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A Grid-based View of Loads

Date: Thursday, June 28th, 2012

Location: SRP Information Services Building (ISB), 1600 N Priest Dr, Tempe, AZ 85281

Speaker: John Undrill, GE Energy

Topic: "A Grid-based View of Loads"

Engineers concerned with the security of the grid see load at the level of distribution substations.The key question they have asked for many years regarding loads is:
What does the load do when voltage and frequency vary by a few percent as the grid moves around after a fault in the transmission system.

Related issues, including the behavior of load during the few milliseconds of a fault were largely sidestepped, initially because of computing limitations, and later because the difficulty of getting data. Now however we are finding that we need to ask a range of questions much broader than we could have hoped to have answered as recently as five years ago:
What does the load do in the few milliseconds for which voltages are depressed by a fault?
Do large numbers of motors stall?
Do new-technology lamps extinguish?
What do electronic drives do?
What do loads do in the several seconds after a fault has been cleared and supply is restored?
Do motors restart when supply comes back?
Immediately, or after a delay?
What proportion of load would be deliberately disconnected by its direct controls?
Immediately, or after a delay?
What proportion of the load would be disconnected/reconnected by supervisory controls - such as building management systems?
At what voltage levels to these various things happen/not happen?

We are working intensively on models of load behavior that can be married into the large scale simulation programs used in grid analysis. We have good ability to model the physics of individual devices (things we can test in laboratories),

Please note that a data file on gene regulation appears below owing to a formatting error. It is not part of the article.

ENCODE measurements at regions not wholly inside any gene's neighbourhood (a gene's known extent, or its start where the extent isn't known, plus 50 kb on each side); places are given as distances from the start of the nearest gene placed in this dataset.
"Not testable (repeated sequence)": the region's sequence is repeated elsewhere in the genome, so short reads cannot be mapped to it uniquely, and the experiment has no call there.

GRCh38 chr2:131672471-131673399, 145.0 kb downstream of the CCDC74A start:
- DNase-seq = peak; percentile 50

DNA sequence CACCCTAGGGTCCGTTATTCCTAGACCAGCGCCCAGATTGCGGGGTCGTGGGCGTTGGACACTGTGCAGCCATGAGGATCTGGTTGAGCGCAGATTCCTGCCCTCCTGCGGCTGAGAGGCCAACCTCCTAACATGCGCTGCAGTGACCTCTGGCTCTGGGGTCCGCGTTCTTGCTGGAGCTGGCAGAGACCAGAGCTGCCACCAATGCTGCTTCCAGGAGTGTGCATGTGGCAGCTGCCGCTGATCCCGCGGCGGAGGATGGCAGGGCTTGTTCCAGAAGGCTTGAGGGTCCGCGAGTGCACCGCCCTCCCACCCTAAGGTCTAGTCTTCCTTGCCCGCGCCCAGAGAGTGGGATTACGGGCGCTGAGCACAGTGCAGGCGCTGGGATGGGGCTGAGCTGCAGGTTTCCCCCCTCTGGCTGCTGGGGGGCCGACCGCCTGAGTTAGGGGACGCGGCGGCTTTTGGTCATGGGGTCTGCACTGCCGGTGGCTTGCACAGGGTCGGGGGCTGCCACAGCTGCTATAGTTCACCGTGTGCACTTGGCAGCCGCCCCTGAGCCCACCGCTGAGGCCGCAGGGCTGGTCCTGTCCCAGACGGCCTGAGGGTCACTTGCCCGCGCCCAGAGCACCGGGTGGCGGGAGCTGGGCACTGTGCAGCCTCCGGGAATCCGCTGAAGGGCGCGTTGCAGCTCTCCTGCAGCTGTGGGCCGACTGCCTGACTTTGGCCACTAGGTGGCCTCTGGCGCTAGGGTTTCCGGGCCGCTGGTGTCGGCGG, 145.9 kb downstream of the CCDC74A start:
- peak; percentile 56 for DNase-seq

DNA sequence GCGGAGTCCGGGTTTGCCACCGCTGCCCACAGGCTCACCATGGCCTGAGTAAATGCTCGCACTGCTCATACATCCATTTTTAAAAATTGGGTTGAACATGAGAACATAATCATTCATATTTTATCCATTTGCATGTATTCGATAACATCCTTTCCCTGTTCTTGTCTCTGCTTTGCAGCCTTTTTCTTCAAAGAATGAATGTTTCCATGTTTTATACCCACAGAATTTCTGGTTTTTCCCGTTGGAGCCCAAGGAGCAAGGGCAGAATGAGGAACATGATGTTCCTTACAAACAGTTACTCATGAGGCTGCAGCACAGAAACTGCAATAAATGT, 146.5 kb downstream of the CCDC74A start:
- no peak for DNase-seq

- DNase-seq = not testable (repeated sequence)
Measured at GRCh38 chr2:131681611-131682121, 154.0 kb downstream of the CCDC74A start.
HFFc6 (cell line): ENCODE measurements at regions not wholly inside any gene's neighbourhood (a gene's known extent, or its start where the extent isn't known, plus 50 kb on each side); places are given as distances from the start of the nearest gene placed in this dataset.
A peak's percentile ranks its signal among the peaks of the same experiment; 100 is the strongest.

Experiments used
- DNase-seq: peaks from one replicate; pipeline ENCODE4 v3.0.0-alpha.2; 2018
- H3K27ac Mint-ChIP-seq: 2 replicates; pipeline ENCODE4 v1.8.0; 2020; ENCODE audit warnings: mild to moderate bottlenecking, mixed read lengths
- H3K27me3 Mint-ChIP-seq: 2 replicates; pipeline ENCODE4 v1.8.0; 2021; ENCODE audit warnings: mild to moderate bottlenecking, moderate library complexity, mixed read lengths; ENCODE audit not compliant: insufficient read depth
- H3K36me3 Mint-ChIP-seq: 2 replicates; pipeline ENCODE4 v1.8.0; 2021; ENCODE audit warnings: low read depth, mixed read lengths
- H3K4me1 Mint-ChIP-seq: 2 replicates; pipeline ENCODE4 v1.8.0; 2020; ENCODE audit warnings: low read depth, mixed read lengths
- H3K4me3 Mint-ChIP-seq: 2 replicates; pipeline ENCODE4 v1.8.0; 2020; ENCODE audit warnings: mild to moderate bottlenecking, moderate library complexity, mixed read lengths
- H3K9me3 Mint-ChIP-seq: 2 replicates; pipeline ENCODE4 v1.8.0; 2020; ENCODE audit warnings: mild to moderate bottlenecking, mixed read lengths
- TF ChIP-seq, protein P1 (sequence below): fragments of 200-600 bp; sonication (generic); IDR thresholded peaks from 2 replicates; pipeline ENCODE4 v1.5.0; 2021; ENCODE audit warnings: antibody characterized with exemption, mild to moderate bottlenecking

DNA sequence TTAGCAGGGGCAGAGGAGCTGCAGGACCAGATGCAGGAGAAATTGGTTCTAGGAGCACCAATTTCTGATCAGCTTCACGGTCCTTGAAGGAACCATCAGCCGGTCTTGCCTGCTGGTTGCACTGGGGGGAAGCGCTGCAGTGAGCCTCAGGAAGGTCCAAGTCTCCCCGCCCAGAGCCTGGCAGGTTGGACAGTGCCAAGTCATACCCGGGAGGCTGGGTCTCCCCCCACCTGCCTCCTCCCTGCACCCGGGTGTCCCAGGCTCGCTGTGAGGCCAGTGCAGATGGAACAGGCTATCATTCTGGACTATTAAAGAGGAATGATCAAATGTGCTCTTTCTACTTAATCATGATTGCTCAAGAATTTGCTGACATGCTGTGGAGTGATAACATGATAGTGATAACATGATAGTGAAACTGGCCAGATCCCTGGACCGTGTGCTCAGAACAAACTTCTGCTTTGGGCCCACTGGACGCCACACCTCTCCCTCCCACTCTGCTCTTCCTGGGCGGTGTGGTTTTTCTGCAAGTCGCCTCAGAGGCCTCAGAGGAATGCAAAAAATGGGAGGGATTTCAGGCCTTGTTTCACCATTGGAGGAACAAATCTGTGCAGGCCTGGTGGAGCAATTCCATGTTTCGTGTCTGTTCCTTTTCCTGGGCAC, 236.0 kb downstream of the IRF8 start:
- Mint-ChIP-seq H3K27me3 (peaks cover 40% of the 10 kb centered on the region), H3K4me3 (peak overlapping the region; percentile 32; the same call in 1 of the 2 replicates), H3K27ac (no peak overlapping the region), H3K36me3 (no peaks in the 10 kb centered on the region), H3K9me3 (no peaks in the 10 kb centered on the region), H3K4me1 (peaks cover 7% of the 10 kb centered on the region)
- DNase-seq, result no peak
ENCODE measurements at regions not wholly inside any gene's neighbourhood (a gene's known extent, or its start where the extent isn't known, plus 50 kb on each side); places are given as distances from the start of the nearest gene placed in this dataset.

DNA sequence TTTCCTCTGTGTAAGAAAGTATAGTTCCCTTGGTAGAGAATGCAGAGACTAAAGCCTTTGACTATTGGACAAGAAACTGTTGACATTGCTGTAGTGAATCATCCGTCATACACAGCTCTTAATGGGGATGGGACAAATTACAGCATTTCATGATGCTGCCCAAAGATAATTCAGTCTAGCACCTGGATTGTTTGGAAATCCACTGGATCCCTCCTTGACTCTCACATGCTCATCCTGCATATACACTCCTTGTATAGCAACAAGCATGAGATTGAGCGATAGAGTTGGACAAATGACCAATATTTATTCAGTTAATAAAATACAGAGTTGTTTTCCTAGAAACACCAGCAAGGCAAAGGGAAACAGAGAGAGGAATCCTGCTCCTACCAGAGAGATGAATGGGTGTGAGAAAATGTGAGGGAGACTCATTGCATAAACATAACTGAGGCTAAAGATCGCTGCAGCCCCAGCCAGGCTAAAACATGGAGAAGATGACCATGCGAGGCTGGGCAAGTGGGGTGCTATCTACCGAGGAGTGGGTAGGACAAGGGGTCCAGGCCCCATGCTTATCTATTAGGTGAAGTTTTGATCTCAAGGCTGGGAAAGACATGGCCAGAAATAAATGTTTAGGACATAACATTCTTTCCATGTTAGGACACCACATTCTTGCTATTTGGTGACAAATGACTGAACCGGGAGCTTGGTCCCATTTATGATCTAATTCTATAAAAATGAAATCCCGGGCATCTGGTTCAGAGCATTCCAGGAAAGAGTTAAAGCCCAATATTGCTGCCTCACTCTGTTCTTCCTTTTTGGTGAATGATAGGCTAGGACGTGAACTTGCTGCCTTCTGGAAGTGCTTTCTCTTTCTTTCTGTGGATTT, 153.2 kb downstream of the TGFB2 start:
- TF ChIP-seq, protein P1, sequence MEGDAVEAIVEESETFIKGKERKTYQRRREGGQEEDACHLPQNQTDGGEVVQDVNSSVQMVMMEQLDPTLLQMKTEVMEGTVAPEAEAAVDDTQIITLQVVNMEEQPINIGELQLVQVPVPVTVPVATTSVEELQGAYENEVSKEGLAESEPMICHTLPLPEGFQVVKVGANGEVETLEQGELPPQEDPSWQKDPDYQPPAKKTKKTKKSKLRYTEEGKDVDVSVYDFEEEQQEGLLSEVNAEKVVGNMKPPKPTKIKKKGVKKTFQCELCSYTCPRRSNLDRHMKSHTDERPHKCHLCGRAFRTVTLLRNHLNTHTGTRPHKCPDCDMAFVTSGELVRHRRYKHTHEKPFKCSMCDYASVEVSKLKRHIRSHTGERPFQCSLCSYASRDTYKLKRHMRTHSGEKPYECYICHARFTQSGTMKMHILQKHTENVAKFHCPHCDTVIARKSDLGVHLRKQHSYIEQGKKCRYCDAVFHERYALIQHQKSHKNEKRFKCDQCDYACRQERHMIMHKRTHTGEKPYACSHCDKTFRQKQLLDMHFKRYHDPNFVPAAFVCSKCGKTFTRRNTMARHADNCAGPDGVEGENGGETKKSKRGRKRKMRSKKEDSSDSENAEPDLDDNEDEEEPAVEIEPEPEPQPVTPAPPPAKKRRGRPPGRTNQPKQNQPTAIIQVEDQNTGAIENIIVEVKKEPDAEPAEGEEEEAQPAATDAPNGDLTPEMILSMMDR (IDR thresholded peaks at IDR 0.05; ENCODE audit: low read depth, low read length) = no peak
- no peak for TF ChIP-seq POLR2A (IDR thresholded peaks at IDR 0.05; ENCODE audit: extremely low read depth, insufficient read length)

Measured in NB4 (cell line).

but our ability to model the collective behavior of loads is less well developed.

We need to improve our fund of information on load behavior, both as measured and recorded at the customer service entry level and as seen at feeder heads. We think that we should be listening to, and learning from, the power quality community.

Speaker Bio:
John Undrill started his career with GE in its Electric Utility Engineering Operation. After his early spell at GE he spent 16 years at Power Technologies Incorporated, moved on to co-found Electric Power Consultants, Inc, and then returned to GE when GE bought EPC. He has been involved in the analysis, testing, and commissioning of power system equipment for 47 years. A large part of his work has required him to understand the effect of load behavior on the stability and control performance of the bulk transmission grid. He is a Fellow of the IEEE and a member of the National Academy of Engineering.